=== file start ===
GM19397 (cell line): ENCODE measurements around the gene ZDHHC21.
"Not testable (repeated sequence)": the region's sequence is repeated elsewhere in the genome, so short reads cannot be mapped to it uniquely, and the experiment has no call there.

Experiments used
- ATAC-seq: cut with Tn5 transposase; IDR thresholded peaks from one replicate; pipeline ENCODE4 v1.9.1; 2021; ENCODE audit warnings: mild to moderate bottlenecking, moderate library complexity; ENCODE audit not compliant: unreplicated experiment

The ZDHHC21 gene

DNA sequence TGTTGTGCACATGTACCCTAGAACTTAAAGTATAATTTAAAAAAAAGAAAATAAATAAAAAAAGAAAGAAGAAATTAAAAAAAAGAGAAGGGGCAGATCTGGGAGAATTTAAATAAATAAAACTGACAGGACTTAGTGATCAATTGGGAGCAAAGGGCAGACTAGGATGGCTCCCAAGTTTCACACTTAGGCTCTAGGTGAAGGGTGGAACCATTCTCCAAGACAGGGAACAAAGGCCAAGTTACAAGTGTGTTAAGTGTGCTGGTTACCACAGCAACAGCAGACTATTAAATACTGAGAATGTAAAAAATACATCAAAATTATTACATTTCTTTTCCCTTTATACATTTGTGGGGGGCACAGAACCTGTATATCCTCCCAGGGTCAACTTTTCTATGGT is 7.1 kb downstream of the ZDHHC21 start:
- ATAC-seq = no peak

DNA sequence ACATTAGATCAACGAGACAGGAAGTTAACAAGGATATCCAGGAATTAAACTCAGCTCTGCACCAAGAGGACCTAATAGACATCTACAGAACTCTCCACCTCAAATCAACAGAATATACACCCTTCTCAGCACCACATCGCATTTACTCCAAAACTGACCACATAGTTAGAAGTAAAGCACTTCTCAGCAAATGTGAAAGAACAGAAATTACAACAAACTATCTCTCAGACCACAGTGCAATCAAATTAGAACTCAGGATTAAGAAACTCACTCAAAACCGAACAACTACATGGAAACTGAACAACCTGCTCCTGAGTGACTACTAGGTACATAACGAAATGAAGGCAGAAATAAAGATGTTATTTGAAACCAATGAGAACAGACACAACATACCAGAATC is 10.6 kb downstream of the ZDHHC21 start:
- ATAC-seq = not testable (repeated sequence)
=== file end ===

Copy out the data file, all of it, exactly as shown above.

GM19397 (cell line): ENCODE measurements around the gene ZDHHC21.
"Not testable (repeated sequence)": the region's sequence is repeated elsewhere in the genome, so short reads cannot be mapped to it uniquely, and the experiment has no call there.

Experiments used
- ATAC-seq: cut with Tn5 transposase; IDR thresholded peaks from one replicate; pipeline ENCODE4 v1.9.1; 2021; ENCODE audit warnings: mild to moderate bottlenecking, moderate library complexity; ENCODE audit not compliant: unreplicated experiment

The ZDHHC21 gene

DNA sequence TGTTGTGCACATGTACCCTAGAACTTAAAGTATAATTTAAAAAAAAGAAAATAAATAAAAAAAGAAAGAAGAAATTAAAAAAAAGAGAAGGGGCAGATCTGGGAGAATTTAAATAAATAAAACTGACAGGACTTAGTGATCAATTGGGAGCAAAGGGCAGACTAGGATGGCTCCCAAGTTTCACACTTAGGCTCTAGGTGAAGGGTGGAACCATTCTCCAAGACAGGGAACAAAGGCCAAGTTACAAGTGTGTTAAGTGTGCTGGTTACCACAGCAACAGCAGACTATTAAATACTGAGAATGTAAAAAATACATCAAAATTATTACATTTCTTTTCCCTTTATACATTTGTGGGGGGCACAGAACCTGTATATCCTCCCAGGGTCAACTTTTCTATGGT is 7.1 kb downstream of the ZDHHC21 start:
- ATAC-seq = no peak

DNA sequence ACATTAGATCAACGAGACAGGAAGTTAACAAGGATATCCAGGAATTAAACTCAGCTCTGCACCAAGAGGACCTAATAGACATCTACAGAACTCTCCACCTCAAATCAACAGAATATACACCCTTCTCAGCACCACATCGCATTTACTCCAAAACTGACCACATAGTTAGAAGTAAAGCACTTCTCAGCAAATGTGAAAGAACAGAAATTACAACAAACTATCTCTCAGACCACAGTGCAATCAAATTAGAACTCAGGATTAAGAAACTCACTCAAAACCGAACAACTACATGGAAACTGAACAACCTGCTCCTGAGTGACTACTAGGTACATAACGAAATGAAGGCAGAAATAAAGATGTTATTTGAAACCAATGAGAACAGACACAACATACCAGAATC is 10.6 kb downstream of the ZDHHC21 start:
- ATAC-seq = not testable (repeated sequence)